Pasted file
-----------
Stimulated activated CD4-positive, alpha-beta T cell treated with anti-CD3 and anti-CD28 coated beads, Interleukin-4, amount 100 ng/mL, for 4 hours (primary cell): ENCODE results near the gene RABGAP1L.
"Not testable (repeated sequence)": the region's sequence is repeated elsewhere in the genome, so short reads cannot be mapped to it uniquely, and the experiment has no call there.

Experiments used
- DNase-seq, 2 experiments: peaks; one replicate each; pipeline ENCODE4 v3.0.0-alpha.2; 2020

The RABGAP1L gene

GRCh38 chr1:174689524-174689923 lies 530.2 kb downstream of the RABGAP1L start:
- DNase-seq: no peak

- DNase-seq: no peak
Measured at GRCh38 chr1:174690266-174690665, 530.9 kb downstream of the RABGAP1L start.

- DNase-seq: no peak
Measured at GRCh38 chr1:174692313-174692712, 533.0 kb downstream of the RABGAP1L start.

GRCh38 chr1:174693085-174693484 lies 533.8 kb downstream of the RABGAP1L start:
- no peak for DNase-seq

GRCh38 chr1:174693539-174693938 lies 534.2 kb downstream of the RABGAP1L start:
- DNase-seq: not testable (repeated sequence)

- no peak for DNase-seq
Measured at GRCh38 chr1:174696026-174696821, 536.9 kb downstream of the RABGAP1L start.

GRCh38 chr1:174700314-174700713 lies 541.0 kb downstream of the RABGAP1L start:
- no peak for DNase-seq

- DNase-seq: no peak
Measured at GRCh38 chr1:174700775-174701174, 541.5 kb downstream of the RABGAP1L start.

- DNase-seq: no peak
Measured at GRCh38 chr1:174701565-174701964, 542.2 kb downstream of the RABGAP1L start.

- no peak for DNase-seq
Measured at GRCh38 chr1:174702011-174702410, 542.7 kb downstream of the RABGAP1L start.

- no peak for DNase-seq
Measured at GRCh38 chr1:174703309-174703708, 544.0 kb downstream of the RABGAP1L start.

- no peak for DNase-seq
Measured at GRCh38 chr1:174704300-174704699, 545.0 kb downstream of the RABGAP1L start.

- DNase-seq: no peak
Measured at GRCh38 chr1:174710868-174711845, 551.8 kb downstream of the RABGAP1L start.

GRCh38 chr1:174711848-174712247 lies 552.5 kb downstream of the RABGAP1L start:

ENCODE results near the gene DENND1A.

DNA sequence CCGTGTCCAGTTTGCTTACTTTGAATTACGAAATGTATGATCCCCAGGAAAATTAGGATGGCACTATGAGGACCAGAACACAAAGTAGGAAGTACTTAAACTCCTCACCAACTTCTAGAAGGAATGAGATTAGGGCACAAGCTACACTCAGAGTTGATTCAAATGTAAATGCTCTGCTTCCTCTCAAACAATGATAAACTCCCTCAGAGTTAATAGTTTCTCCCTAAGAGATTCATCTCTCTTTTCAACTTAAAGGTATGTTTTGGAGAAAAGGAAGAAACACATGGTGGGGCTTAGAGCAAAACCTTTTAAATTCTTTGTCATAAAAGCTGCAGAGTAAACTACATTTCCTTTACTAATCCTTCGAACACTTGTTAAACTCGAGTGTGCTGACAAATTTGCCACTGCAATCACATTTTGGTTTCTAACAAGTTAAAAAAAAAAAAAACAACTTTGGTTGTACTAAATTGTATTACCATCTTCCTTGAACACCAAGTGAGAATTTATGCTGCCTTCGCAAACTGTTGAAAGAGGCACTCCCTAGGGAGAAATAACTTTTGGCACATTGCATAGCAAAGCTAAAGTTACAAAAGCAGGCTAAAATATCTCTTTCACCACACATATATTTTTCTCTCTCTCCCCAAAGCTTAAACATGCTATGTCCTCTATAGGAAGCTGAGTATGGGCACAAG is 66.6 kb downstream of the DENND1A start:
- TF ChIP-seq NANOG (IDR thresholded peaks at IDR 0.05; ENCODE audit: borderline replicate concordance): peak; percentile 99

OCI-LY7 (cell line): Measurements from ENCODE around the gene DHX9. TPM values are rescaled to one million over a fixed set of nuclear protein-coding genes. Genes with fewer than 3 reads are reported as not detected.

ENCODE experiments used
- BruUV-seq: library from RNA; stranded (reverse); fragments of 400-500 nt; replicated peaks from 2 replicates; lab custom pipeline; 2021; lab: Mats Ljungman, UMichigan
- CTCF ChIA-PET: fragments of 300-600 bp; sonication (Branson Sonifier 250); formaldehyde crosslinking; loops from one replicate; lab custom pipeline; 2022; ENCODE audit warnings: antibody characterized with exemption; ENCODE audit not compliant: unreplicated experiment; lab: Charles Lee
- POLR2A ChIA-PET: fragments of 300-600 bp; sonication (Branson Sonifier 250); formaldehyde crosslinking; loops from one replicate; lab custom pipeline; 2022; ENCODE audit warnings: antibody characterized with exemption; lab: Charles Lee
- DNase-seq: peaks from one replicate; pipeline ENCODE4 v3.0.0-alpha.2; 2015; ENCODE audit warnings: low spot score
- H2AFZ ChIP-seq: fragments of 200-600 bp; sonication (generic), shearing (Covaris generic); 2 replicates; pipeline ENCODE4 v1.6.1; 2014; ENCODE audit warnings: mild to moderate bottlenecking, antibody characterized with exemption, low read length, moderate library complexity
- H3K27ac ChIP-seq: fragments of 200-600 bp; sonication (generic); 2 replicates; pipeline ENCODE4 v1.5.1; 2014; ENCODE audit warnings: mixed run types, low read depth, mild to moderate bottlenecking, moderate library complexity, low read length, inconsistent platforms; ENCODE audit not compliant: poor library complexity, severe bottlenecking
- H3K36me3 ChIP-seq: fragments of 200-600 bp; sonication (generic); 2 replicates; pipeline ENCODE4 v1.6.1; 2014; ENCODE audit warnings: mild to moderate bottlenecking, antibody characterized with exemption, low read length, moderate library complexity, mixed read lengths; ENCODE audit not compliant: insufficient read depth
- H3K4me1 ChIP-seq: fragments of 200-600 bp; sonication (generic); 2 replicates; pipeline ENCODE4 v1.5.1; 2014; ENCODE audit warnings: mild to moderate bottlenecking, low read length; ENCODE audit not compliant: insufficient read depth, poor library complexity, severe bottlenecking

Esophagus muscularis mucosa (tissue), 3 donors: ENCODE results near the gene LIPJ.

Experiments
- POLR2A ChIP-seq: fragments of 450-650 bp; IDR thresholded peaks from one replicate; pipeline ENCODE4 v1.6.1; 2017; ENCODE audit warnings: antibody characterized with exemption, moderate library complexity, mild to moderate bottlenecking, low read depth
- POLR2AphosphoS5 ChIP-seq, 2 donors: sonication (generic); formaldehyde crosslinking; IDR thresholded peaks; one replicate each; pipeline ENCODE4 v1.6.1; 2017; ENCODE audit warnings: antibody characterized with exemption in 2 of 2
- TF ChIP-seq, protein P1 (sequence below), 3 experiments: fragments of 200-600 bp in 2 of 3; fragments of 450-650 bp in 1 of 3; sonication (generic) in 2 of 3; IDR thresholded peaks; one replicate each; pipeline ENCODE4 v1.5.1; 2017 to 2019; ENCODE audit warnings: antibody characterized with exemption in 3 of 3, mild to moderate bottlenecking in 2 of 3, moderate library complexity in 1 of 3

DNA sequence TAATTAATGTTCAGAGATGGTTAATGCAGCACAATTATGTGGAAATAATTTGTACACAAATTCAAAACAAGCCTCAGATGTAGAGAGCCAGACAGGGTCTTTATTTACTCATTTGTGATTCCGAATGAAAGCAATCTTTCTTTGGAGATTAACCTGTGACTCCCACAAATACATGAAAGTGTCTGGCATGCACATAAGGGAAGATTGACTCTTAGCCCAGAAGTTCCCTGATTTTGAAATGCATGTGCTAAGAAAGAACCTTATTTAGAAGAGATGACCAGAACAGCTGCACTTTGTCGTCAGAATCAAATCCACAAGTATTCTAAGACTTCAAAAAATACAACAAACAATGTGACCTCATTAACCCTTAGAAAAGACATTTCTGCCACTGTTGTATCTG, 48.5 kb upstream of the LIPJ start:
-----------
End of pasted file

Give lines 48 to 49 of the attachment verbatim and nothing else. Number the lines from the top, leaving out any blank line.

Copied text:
- POLR2A ChIP-seq: fragments of 450-650 bp; IDR thresholded peaks from one replicate; pipeline ENCODE4 v1.6.1; 2017; ENCODE audit warnings: antibody characterized with exemption, moderate library complexity, mild to moderate bottlenecking, low read depth
- POLR2AphosphoS5 ChIP-seq, 2 donors: sonication (generic); formaldehyde crosslinking; IDR thresholded peaks; one replicate each; pipeline ENCODE4 v1.6.1; 2017; ENCODE audit warnings: antibody characterized with exemption in 2 of 2